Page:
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Reconciliation in the Sudans


Stein Erik Horjen

In 2005, the Government of Sudan and the Sudan People’s Liberation Movement (SPLM) signed the Comprehensive Peace Agreement (CPA) that ended the longest civil war in African history. Stein Erik Horjen argues that although this second civil war was not a religious one, religion still played an important role in the conflict. Ensuring freedom of religion was a high priority for the SPLM and for the Sudanese churches, which were instrumental in preparing the ground for the 2005 agreement in the same way they had been in facilitating the Addis Ababa Peace Agreement in 1972.
Focusing on the pivotal role of the Sudanese churches through a grassroots peace process called People to People, Horjen examines the churches’ work in ensuring the success of the peace talks between the SPLM and the government sealed by the 2005 Peace Agreement. Taking up the role as the voice of the voiceless, the Sudanese churches challenged and criticized the military and political leaders in regards to abuses of power.
In Reconciliation in the Sudans, Horjen details the tremendous suffering of the people during recurrent conflicts in Sudan and South Sudan. Understanding the history will allow the reader contextual insight into the latest conflict that erupted in South Sudan in 2013. The failure of including mechanisms for reconciliation in the CPA can be considered a main reason for this latest war.
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Chapter 7. Sudanese Christianity Since the Time of the Apostles


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· 7 ·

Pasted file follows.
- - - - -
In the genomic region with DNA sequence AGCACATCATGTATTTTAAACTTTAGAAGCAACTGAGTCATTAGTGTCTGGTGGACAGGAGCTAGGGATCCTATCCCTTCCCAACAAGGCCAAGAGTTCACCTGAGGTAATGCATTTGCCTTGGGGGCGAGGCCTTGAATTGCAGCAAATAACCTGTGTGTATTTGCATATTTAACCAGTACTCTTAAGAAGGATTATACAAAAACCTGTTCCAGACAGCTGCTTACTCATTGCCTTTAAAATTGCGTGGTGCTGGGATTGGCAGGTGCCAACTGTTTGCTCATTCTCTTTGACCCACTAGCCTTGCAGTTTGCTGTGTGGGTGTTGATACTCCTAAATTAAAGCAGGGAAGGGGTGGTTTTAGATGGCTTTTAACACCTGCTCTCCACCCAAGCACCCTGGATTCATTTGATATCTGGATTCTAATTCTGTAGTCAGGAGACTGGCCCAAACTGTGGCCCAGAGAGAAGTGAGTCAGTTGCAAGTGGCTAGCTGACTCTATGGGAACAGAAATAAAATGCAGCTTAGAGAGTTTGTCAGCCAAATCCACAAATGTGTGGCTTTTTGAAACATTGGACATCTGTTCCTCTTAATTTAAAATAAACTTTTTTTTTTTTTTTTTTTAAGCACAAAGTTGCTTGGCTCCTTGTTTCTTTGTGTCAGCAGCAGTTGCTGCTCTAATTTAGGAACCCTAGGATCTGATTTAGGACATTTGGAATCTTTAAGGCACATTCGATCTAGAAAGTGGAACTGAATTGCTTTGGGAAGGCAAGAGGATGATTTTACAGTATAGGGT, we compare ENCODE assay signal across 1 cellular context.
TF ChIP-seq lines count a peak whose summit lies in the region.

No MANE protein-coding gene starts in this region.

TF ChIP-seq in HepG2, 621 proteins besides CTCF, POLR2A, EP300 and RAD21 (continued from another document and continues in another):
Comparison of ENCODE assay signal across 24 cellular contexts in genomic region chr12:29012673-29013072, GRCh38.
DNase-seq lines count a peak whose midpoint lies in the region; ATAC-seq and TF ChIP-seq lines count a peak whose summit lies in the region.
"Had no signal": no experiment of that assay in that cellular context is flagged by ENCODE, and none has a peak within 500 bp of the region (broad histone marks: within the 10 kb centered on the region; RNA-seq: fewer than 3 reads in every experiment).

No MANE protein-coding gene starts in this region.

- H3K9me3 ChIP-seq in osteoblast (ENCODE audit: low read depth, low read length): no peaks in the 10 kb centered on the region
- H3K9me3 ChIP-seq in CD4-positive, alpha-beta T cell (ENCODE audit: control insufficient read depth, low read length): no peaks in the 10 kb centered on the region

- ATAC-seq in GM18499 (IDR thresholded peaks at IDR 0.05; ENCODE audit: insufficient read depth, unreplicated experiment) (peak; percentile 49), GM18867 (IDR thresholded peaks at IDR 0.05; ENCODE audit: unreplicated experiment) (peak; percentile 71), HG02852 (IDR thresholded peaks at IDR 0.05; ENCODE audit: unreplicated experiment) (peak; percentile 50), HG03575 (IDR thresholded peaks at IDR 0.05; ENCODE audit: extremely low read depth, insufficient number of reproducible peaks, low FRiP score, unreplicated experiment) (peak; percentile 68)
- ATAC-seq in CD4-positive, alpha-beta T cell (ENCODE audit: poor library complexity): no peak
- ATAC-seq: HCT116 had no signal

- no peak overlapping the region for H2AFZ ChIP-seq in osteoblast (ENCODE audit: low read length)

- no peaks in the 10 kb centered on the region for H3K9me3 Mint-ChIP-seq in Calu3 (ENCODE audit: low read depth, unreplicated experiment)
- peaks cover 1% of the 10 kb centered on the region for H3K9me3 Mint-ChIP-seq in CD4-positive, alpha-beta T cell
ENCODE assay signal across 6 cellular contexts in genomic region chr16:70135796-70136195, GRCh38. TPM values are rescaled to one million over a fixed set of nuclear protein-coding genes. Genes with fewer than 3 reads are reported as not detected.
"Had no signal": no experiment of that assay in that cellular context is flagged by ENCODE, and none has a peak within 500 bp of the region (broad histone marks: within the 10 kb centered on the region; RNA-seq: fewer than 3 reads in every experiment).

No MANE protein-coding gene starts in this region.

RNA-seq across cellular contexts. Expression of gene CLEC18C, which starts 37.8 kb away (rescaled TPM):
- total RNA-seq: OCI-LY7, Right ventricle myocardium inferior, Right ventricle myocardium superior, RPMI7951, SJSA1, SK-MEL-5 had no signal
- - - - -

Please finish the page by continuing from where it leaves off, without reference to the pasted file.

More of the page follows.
The Sudanese not only find an echo of their sufferings in Old Testament prophecies; they also point to direct references in the New Testament. Contrary to what our biblical translations assert, it was probably not an Ethiopian courtier that the deacon Philip met on the road from Jerusalem to Gaza (Acts 8). The man was in the service of the Kandake, or queen, of Meroe, a kingdom in today’s Sudan. According to the New Testament, he was the first non-Jew to receive Christian baptism. This Sudanese man became a Christian before Paul set out on his missionary journeys to Asia Minor and Europe.

We do not know whether any other Sudanese were persuaded to become Christians at that time. There must have been some scattered groups in the area in the following centuries, but it is only from the mid-sixth century onwards that the church grew among the people. There were Christian kingdoms in the sixth century in Nubia, in the far north of today’s Sudan, but they clashed with Islam when the new religion emerged after the prophet Muhammed’s time. The Islamic expansion began in the Arabian Peninsula, and Syria, Palestine, and Egypt rapidly became Muslim. Nubia’s turn would have come ca. 640, but neither this nor later Arabic invasions succeeded in conquering the people. The Arab and the Nubian tribes made a treaty that regulated their mutual relationships of...

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